Almost half of us experience a ‘life crisis’
The Open University urges us to pursue our dreams:
· Unfulfilled dreams and ambitions top list of ‘life crisis’ causes
· A fulfilling career and taking up interests key to overcoming ‘life crisis’
Almost half (44%) of the British public have either had or are going through a ‘life crisis’, a poll recently commissioned by The Open University reveals today. To help people restore their personal balance, The Open University is urging people to discover their ‘Plan P – their ‘Passion Plan’ – and realise their unfulfilled ambitions.
However, it’s not just those midway through their lives who have suffered a ‘life crisis’ and need to re-ignite their passions. Almost a third of those surveyed (29%) have been through a ‘life crisis’ between the ages of 18 and 30, suggesting millennials are particularly susceptible.
When asked what factors caused their ‘life crisis’, a lack of career fulfilment and unfulfilled dreams topped the list. To combat this, 39% said embarking on a new career would help solve their issues and 24% said learning something new would have the same effect.
Whilst over two thirds of those surveyed wish they spent more time pursuing their personal passions, 27% don’t think they have time to do so, with long hours of work and social pressures swallowing up free time. One in ten of those surveyed do not have any personal passions or interests outside of their career, however 41% said that taking up a new interest or hobby would help address their ‘life crisis’.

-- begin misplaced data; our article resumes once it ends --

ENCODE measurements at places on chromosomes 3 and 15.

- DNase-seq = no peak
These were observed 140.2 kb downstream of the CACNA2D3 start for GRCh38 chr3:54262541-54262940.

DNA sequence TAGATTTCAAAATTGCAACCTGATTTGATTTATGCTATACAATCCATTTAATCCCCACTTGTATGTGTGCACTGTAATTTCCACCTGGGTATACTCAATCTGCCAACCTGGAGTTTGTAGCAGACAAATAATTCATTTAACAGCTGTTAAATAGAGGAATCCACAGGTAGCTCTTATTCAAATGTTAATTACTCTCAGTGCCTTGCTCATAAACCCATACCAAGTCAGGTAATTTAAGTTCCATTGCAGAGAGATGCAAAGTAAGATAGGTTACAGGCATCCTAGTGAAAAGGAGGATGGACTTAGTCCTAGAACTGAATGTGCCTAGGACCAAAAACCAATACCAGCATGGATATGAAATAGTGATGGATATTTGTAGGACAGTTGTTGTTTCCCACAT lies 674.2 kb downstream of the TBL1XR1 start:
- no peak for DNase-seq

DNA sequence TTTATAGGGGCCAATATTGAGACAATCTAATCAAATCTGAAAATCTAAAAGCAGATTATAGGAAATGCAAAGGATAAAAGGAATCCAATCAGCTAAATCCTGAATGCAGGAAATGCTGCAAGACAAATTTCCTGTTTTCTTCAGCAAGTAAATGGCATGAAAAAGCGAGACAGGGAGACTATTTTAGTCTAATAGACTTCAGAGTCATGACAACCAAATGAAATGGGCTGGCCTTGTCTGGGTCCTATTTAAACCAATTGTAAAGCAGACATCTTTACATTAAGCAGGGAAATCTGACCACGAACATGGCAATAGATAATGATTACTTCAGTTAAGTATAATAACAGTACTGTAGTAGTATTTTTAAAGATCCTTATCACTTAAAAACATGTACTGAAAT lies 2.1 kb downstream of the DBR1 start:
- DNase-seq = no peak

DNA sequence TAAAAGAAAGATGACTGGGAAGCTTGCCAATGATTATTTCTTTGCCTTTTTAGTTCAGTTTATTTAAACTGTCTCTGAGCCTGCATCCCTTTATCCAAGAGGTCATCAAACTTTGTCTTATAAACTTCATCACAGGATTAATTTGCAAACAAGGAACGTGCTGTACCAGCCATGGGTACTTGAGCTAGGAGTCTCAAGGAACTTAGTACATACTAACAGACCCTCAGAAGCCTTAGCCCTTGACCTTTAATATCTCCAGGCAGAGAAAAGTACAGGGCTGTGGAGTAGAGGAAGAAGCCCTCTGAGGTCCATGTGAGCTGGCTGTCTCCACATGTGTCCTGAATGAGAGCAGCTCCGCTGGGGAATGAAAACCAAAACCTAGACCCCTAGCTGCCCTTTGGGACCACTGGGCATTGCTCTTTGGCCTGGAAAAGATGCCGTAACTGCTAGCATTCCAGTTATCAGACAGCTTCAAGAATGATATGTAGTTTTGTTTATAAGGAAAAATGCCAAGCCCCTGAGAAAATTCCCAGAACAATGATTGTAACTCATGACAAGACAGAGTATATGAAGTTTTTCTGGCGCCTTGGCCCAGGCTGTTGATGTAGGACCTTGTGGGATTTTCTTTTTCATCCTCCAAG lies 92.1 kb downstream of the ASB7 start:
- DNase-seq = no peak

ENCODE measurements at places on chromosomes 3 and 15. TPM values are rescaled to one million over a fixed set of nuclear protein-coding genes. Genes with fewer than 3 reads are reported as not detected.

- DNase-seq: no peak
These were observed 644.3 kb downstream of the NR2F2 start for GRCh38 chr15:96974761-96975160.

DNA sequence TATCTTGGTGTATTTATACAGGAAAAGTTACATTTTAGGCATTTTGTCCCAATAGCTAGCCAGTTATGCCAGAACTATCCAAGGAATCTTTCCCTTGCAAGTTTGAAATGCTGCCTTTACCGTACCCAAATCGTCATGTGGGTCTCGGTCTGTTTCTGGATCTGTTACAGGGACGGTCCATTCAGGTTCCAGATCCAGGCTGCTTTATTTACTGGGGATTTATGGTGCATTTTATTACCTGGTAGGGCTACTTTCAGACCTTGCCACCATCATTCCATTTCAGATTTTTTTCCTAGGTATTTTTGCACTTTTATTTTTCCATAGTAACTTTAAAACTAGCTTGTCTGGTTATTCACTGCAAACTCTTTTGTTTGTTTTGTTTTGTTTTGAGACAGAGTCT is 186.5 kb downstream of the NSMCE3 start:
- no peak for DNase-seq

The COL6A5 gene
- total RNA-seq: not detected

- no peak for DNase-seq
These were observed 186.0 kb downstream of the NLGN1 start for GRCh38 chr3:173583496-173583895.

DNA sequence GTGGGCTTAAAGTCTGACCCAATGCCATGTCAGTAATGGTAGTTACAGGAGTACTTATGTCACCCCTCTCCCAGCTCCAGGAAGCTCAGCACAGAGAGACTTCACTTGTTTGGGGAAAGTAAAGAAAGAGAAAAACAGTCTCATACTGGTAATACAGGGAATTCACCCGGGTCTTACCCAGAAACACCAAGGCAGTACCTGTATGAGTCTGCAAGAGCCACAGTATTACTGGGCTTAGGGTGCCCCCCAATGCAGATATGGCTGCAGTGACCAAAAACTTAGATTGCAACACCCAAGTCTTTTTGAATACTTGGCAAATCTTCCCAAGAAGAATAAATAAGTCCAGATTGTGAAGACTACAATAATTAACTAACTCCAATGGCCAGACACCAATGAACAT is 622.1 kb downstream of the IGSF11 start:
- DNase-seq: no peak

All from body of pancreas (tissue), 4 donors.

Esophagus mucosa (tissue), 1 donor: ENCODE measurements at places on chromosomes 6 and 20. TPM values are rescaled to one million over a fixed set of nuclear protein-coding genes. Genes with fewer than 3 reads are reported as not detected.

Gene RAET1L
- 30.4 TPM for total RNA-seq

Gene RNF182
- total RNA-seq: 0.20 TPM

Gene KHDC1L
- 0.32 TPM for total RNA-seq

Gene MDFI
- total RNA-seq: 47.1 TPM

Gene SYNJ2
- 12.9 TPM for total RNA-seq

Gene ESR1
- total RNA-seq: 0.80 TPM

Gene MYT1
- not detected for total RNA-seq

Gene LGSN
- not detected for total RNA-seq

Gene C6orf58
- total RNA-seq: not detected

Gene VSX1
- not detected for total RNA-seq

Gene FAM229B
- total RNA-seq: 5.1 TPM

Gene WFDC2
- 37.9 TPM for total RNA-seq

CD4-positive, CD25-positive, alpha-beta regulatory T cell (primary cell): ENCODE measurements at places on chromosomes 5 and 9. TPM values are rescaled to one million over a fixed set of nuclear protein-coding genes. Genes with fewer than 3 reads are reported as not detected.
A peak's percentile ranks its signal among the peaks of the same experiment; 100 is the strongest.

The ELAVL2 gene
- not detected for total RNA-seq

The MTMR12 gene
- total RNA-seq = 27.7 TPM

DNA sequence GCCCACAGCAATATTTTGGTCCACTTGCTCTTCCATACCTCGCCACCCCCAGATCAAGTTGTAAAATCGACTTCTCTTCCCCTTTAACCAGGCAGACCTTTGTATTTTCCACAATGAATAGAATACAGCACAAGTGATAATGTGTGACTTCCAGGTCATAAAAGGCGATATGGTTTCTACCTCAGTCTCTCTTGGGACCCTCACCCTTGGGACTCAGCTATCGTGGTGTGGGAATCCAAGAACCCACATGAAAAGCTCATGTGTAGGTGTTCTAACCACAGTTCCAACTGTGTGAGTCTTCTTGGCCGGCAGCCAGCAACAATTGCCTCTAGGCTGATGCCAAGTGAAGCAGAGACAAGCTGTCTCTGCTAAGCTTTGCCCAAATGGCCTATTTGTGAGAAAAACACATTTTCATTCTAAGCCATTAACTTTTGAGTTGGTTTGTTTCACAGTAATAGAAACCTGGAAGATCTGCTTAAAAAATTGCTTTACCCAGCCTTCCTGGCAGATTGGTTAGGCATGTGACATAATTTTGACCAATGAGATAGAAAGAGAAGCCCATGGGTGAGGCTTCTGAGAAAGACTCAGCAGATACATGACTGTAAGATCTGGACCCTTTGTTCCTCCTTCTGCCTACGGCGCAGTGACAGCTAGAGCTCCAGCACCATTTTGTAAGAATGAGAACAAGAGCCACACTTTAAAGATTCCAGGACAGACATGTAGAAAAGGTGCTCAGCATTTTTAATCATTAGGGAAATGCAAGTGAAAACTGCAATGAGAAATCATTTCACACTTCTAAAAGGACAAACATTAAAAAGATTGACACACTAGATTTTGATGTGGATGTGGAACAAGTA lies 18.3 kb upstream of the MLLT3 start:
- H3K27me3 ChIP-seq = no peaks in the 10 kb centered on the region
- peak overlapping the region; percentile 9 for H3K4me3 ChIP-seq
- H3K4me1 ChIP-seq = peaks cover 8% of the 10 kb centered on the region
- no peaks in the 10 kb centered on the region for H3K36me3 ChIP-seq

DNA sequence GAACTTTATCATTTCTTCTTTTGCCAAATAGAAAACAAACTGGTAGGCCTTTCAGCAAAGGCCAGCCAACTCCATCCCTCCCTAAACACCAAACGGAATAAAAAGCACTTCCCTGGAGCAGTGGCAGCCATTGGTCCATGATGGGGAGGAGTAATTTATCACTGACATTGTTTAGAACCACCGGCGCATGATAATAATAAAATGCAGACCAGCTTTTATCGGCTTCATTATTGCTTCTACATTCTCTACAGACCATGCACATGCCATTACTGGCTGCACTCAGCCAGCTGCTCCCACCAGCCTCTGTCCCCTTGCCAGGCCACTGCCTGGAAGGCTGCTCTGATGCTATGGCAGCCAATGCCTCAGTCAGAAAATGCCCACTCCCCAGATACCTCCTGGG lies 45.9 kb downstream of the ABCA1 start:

As a result, The Open University is today urging people to explore their interests by learning something new or pursuing further study in order to address the issues associated with their ‘life crises’, start realising their ambitions and to discover their ‘Plan P’.
Clare Riding, Head of Careers and Employability Services at The Open University said: “Almost two fifths (39%) of people cited embarking on a new career as a solution to their ‘life crisis’ so whilst finding a career you love can be challenging, it is also deeply rewarding. Taking time to explore your interests, both in and out of work, will help you to realise your career ambitions and will support you in finding the role that’s right for you.”
Alan Campbell, Olympic rower and Open University student said, “As an athlete there will come a time that you can no longer compete at international standard, so there has to be something beyond sport. Not only this but in a high pressure, competitive career such as elite sport, you need to have other passions that keep your mind alert and focused outside of work. Rio 2016 will be my last Olympics but this isn’t a year of endings for me, it’s a year of beginnings too. I will complete my BA (Hons) in Leadership and Management with The Open University this year and can’t wait to see what new journey this will take me on.”